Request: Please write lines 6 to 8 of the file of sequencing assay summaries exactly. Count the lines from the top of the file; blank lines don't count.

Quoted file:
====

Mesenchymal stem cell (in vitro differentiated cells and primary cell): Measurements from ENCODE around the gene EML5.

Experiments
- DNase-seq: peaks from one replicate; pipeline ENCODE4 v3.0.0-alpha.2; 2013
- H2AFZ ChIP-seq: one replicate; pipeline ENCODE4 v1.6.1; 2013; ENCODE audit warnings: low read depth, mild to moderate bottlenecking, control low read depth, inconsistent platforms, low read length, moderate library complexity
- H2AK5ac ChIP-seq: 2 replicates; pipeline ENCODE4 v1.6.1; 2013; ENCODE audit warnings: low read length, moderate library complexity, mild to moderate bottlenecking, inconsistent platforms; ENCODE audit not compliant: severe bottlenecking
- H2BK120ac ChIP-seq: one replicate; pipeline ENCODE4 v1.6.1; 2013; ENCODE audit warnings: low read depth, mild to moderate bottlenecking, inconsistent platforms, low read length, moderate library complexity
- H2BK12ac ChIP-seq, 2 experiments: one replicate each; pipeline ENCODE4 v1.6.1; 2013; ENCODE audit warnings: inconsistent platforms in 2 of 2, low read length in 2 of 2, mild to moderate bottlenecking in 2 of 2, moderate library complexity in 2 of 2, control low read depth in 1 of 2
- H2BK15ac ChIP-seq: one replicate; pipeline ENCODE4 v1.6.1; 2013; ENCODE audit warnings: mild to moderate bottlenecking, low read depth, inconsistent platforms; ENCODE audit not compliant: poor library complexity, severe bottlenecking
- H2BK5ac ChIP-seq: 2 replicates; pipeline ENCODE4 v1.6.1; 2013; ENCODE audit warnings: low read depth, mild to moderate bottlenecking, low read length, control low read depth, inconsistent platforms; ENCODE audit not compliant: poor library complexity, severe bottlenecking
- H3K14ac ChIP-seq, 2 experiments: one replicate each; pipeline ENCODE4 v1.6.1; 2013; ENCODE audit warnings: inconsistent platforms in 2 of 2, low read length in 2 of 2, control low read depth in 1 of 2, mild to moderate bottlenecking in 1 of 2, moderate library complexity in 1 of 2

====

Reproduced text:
- H2BK120ac ChIP-seq: one replicate; pipeline ENCODE4 v1.6.1; 2013; ENCODE audit warnings: low read depth, mild to moderate bottlenecking, inconsistent platforms, low read length, moderate library complexity
- H2BK12ac ChIP-seq, 2 experiments: one replicate each; pipeline ENCODE4 v1.6.1; 2013; ENCODE audit warnings: inconsistent platforms in 2 of 2, low read length in 2 of 2, mild to moderate bottlenecking in 2 of 2, moderate library complexity in 2 of 2, control low read depth in 1 of 2
- H2BK15ac ChIP-seq: one replicate; pipeline ENCODE4 v1.6.1; 2013; ENCODE audit warnings: mild to moderate bottlenecking, low read depth, inconsistent platforms; ENCODE audit not compliant: poor library complexity, severe bottlenecking